Twenty-two years to the day afterthe takeover of the U.S. Embassy in Tehran by a mob controlled bydisciples of Iranian leader Ayatollah Khomeini, Iran's so-called"moderate" president, Mohammad Khatami, comes to New York, seekingfavors from the Bush administration.
USA Today's Barbara Slavin gave us aglimpse of Mr. Khatami's agenda when she reported last week on alunch for his United Nations representative that was hosted onCapitol Hill by Sen. Arlen Specter.
At that lunch, Ambassador HadiNejad-Hosseinian renewed Iran's long-standing call for the UnitedStates to lift trade and economic sanctions on Iran, in exchange for&emdash; just what, he never made clear. Iran has made no pledge toimprove its behavior, by turning over international terrorists ImadMugniyeh and Ahmad Mughassil, both of whom have murdered Americansand now figure on America's Most Wanted list. Both have taken refugein Iran.
Nor did Mr. Nejad-Hosseinian pledgeto reopen reformist newspapers, to stop arbitrary arrests and the useof torture against Iranian women and dissidents, or even more simplyto allow young Iranian men and women the freedom to mix on thestreets or on university campuses.
Mr. Nejad-Hosseinian made no pledgethat Iran would abandon its nuclear weapons program, its long-rangemissile programs, which are now aimed at U.S. troops in the region aswell as at Israel, or that Iran would allow international inspectorsto monitor its biological weapons laboratories, which the CIA reportsare capable of producing military-grade anthrax.
But Mr. Nejad-Hosseinian and Mr.Khatami are asking the United States to lift a trade embargo placedon the Islamic Republic in 1995 because the Commerce Department haddemonstrated its inability to prevent strategic items from being soldby U.S. companies to the Iranian military and to strategic weaponsplants. Lifting the trade embargo would clearly enhance Iran'smilitary capabilities.
Recent U.S. intelligence reportsestimate that Iran has spent between $12-15 billion over the pastdecade building an array of nuclear weapons, ballistic missile,chemical and biological weapons plants, many of them underground.These reports also present a list of targets for U.S. militaryplanners should the Iranian regime refuse the simplest of demandsfrom the United States in our war against terrorism: Hand over theterrorists who have killed our people.
Mr. Khatami is coming to New York onNov. 4 for the United Nations summit that will actually convene oneweek later. He chose that date for its symbolic value: It was exactly22 years ago that pro-Khomeini students, many of whom went on toassume leadership positions in the Islamic Republic, seized the U.S.Embassy in Tehran and began a 20-year romp of terror under the falseflag of Islam. Many of these same "students" still hold leadershippositions in the Islamic Republic.
Iran has not "moved beyond" the 1979embassy takeover. If anything, the Iranian government of Mr. Khatamihas mainstreamed the hostage-takers. Mr. Khatami himself has played acentral role in forging Iran into the prime supporter ofinternational terrorist movements. In 1983, when he was minister ofculture and Islamic guidance, Mr. Khatami presided over a meeting inTehran that formally established the ties binding the Iraniangovernment to the newly-created Hezbollah movement in Lebanon.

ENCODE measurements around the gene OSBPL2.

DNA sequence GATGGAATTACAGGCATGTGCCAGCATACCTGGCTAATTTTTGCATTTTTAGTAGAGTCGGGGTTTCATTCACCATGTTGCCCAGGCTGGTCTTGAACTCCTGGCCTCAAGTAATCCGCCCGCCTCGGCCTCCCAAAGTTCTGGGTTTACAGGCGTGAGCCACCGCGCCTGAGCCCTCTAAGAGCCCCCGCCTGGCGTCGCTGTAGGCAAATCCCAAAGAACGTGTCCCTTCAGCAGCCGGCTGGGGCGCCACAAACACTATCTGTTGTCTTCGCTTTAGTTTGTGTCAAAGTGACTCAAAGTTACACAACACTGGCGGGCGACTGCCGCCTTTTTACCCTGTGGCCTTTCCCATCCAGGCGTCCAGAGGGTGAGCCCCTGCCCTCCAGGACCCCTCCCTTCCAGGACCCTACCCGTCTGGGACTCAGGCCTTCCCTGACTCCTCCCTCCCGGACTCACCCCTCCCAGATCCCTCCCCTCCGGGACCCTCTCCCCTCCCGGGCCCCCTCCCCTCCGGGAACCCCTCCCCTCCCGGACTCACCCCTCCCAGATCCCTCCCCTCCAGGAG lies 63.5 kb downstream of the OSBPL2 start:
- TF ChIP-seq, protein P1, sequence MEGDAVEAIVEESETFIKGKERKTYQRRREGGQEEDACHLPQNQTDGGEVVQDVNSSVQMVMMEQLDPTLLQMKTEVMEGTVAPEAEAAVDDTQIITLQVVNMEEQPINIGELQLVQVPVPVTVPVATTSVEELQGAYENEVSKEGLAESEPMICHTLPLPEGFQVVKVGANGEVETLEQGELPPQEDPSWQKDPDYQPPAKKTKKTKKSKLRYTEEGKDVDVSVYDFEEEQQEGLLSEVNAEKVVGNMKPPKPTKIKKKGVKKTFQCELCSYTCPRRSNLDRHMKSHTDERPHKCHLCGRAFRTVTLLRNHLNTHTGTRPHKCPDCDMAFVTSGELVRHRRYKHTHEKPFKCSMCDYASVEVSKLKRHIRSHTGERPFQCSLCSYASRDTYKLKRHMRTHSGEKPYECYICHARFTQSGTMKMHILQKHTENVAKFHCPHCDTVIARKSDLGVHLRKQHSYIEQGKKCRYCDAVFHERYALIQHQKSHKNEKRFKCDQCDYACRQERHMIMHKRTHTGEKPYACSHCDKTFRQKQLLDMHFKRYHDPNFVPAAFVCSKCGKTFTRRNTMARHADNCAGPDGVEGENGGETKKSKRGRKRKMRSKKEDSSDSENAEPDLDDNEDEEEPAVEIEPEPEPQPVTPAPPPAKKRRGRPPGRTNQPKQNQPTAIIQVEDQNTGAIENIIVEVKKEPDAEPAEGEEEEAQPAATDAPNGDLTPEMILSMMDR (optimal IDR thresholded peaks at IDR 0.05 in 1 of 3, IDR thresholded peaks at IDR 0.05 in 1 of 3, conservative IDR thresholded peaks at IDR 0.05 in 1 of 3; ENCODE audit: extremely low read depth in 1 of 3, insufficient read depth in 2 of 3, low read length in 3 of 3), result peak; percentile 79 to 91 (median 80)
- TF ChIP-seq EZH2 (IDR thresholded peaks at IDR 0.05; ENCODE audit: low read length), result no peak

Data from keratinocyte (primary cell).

Islamic Republic lobbyists inAmerica will argue that Iran has severed its ties to internationalterrorist organizations. If that is so, why does Tehran still conveneannual terrorist conclaves that bring together the heads of the mostnotorious terrorist groups in the world? And why do Mr. Khatami andSupreme Leader Ayatollah Khamenei regularly applaud and address theseterror summits?
If the Islamic Republic has changedits spots, then it should hand over the most notorious terrorists nowresiding in Iran, Imad Mugniyeh and Ahmad Mughassil. Mughassil hasbeen indicted in the United States as the mastermind of the 1996Khobar Towers bombing that killed 19 U.S. servicemen in Saudi Arabia.Imad Mugniyeh, also under a U.S. indictment, is the author ofcountless acts of terror, starting with the bombing of the U.S.Embassy and U.S. Marines barracks in Lebanon in 1983, the taking ofU.S. hostages in Lebanon, and the hijacking of TWA Flight 847 toBeirut, when he murdered in cold blood U.S. Navy diver RobertStethem. Mr. Stethem's parents, who have attended regular memorialservices for their son over the past 15 years, appeared in aWashington courtroom last week seeking reparations from thegovernment of the Islamic Republic of Iran.
Today, Mugniyeh serves as a topinternational terror operative for Iran's foreign intelligenceservice, SAVAMA. He is also believed by European intelligenceagencies to serve as a liaison for Iran with the terror networks ofOsama bin Laden. Just 10 days ago, European intelligence officialstold me during a recent trip, Mugniyeh was meeting in Mashad, nearthe border with Afghanistan, with another senior Iranian intelligenceofficer and an Iraqi named Haboosh, identified as "a top deputy toSaddam Hussein in charge of intelligence matters."
Mashad has been the preferred portof entry to Afghanistan for Egyptian Islamic Jihad members seeking tojoin bin Laden for terror training and operational orders, thesesources say.
The United States has been reluctantto point toward Iran in the war against terror, but the U.S. andEuropean intelligence communities have extensive information showingthe active involvement of Mr. Khatami's government in ongoinganti-U.S. terror operations. If Mr. Khatami wants any favors from theUnited States, he needs to hand over the terrorists on Iranian soil&emdash; or go home.
Kenneth R. Timmerman is a seniorwriter for Insight Magazine and writes on security and intelligenceissues for Reader's Digest.
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